The total area of ​​Westminster Abbey is about three thousand square meters, the main temple is designed for more than two thousand parishioners - taking into account the "fixed" sitting and standing places. You can get inside the cathedral through the Great North door, from here, turning to the right or left, the traveler will see the chapel of Henry the Seventh, famous primarily for its fan-shaped ceiling, and small chapels that make up the complex.

Inside the abbey is a luxurious altar carved in white marble and decorated with bronze, silver and gold, to the right of it is the Corner of poets, in which the greatest writers of England are buried: Jeffrey Chaucer, Edmund Spencer, Charles Dickens, Alfred Tennyson, Robert Browning, George Byron and many, many others.

Westminster Abbey - how to get here and how much it costs:

  • Address: London, Westminster, Deans Yard, 20,
  • Travel: by bus, metro or taxi,
  • time for visit: daily from 09:30 to 15:30, on Wednesday - until 18:00, on Sunday - only services (without excursions),
  • ticket price: for children - 9 pounds, for adults - 20 pounds.

One of the oldest districts of London, whose history is directly related to the Order of the Temple of Solomon, or the Templars. Until its actual destruction in the fourteenth century, it was the most powerful, richest and most populous order, which swept across Europe and the Middle East.

There were Templars in England, in London they built their own temple, which gave the name of the entire area. Both time and persecution did not spare the buildings belonging to the order: from the huge complex there was only one Temple church - a low one, built in the late Gothic style with some impurities of the already emerging Renaissance. The temple was consecrated in the XII century by the Patriarch of Jerusalem Heraclius himself, who came to London at the invitation of the head of the English branch of the Templars.

Inside the church there is an elegant marble altar, not overloaded with details, miraculously surviving during all the upheavals, and on the floor there are nine marble statues depicting knights lying on their deathbed and, quite logically, serving as tombstones.

Immediately after the liquidation of the order in England, the church, along with the rest of the buildings, became the property of the monarch - which, however, did not affect its functioning. Twice the existence of the temple was threatened: during the Great Fire of London in 1666 and during the bombing of World War II.

One of Temple Church's attractions is a lush garden filled with red and white roses: it is here, according to Shakespeare, that the York and Lancaster war broke out. A traveler with a penchant for music can listen to organ concerts on one of two church-owned instruments: a chamber, designed in 2001, or four-handed, created a couple of years later.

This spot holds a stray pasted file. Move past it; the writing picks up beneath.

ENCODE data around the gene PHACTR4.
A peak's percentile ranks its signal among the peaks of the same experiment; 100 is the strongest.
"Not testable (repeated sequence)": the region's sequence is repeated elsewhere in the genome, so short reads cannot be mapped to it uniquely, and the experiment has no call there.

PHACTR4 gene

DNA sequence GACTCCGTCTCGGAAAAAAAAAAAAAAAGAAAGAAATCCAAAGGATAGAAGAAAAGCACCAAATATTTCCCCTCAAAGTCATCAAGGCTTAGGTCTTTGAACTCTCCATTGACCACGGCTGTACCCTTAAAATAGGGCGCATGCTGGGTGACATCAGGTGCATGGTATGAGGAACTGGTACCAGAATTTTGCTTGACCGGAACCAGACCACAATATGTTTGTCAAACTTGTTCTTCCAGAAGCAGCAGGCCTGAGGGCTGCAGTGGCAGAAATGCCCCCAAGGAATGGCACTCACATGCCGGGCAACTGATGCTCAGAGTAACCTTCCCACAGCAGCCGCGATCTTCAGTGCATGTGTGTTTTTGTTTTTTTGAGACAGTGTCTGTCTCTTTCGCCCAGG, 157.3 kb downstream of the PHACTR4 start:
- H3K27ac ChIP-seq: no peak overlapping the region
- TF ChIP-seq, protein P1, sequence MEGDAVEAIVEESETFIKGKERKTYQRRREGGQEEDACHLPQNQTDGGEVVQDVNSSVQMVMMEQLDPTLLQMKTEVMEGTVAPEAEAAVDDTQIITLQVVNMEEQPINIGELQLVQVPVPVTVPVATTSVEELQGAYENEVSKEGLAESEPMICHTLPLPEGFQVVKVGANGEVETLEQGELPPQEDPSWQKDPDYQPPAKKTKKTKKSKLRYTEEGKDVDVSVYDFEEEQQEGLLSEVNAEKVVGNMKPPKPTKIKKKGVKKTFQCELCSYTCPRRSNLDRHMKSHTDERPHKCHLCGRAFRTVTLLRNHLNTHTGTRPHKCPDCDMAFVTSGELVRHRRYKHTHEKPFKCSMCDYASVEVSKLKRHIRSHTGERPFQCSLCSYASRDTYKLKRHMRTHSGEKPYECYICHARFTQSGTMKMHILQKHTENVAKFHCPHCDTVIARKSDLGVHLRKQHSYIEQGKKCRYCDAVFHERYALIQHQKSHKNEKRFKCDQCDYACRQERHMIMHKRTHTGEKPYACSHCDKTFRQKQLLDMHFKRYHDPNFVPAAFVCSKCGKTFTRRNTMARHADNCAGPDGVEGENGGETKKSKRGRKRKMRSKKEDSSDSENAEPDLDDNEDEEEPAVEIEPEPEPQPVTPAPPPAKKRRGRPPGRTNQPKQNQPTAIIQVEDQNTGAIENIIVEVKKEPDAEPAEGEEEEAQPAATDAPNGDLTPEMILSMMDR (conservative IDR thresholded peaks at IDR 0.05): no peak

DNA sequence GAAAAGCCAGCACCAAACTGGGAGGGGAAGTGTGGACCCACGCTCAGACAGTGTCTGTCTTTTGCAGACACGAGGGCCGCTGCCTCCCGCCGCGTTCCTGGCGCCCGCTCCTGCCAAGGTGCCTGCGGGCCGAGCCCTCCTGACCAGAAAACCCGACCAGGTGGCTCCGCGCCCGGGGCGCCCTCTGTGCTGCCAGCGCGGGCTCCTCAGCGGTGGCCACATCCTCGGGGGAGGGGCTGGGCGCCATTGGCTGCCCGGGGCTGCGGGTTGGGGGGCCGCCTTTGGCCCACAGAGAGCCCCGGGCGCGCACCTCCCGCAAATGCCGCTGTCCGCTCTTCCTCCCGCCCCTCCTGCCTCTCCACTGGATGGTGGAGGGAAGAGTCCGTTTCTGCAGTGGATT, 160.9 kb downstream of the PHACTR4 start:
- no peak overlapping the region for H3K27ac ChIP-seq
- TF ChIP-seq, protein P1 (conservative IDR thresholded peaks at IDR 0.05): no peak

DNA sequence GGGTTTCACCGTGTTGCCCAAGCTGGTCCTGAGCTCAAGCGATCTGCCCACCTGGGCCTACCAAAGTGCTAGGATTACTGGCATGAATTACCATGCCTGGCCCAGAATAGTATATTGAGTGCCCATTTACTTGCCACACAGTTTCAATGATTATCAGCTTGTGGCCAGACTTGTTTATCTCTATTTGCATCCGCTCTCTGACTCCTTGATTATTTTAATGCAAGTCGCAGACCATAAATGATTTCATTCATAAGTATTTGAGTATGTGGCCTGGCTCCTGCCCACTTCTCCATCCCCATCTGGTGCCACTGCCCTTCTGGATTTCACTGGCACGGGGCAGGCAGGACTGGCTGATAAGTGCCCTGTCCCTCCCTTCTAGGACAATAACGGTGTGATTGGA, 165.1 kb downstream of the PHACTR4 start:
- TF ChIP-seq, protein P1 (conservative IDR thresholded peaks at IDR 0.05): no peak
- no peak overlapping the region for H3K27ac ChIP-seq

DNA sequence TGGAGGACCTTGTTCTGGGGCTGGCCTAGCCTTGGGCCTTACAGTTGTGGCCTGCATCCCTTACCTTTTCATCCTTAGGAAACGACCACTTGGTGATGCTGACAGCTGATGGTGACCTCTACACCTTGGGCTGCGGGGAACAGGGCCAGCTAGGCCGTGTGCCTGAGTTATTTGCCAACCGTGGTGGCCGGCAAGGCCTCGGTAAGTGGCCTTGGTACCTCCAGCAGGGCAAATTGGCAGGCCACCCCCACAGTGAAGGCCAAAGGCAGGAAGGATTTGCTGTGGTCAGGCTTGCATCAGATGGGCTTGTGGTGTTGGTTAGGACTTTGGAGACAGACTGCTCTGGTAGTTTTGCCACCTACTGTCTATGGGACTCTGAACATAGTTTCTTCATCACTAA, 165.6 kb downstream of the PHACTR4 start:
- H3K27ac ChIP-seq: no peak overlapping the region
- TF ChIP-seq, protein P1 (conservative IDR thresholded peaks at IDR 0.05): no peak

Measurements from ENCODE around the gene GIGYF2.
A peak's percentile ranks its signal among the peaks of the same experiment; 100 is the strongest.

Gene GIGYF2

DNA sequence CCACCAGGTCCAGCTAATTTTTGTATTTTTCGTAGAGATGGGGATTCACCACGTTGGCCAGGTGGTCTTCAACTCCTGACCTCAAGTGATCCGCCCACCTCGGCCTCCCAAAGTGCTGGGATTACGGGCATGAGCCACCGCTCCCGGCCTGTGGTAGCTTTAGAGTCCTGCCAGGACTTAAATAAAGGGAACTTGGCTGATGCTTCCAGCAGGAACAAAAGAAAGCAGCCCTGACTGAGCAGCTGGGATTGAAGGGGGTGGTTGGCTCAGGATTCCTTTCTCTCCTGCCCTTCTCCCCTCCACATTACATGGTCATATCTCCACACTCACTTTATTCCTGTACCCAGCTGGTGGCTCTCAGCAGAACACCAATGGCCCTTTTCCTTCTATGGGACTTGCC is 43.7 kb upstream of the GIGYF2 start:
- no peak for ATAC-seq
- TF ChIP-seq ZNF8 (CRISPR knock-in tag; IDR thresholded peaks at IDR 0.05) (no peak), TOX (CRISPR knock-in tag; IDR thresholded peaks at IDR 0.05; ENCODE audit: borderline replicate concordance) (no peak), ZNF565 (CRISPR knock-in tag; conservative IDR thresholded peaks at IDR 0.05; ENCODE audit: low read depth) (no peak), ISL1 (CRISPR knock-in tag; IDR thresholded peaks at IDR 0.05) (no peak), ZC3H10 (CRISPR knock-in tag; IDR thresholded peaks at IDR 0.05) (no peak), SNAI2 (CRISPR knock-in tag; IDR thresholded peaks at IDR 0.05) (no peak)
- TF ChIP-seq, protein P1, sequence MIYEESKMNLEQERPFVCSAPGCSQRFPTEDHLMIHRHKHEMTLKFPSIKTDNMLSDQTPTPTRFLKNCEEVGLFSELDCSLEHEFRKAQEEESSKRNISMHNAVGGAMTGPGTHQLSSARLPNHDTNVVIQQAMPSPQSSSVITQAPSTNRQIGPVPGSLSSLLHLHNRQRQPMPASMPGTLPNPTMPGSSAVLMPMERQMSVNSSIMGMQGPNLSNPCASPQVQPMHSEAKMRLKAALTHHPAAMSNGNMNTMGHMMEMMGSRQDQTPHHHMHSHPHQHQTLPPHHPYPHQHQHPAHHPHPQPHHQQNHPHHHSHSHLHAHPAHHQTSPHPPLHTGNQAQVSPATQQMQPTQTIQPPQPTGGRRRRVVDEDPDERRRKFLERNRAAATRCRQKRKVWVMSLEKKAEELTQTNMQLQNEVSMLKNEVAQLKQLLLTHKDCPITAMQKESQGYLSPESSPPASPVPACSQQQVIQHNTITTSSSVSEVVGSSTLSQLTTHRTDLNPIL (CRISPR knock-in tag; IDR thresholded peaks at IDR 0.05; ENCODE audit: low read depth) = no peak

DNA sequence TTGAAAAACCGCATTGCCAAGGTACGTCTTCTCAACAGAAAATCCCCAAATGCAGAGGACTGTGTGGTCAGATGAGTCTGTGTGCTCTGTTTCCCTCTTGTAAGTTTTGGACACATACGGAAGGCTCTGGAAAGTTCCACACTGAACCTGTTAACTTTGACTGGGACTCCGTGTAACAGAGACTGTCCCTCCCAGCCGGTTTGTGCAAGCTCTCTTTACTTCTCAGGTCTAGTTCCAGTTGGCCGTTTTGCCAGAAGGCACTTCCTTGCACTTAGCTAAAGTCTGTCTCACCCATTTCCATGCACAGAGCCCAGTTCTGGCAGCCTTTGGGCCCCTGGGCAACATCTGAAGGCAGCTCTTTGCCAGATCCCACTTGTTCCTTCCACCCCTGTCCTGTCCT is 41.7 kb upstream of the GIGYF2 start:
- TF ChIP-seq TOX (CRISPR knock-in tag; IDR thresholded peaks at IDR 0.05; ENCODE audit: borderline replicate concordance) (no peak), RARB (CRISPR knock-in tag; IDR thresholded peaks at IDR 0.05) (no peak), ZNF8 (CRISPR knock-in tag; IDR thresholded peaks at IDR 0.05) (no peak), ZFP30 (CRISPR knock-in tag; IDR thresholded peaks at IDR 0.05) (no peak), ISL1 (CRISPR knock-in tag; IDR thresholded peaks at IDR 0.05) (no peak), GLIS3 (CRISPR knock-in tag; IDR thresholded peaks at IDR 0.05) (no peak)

Temple Church - how to get here and how much it costs:

  • Address: London, City, Temple Church,
  • Travel: by bus, metro or taxi,
  • time for visit: daily from 09:00 to 16:30,
  • ticket price: free.

St Paul's Cathedral

The second most important Anglican temple in London, located on Ludgate Hill. As the name implies, the cathedral was built in honor of the Holy Apostle Paul, starting from the era of the Reformation, it serves as the residence of the Bishop of London.

The place for the construction of the temple is both extremely successful and dangerous. On the one hand, the cathedral, especially illuminated by evening lights, is perfectly visible from almost anywhere in the city, on the other - it is already the fifth in a row, thanks to the skill of the great Christopher Wren, it lasted longer than its predecessors.

The first English oak church appeared here at the very beginning of the 7th century and burned down after seventy years. Ten years later, a second, but already stone, cathedral was built on the hill, which survived for almost three hundred years - until the Viking invasion. The following year, the Londoners laid a new temple of the same material, it was destroyed one hundred and twenty years later by fire. The fourth cathedral was built on Ludgate in the middle of the XIII century, it was destined to live for more than four hundred years and burn in a fire.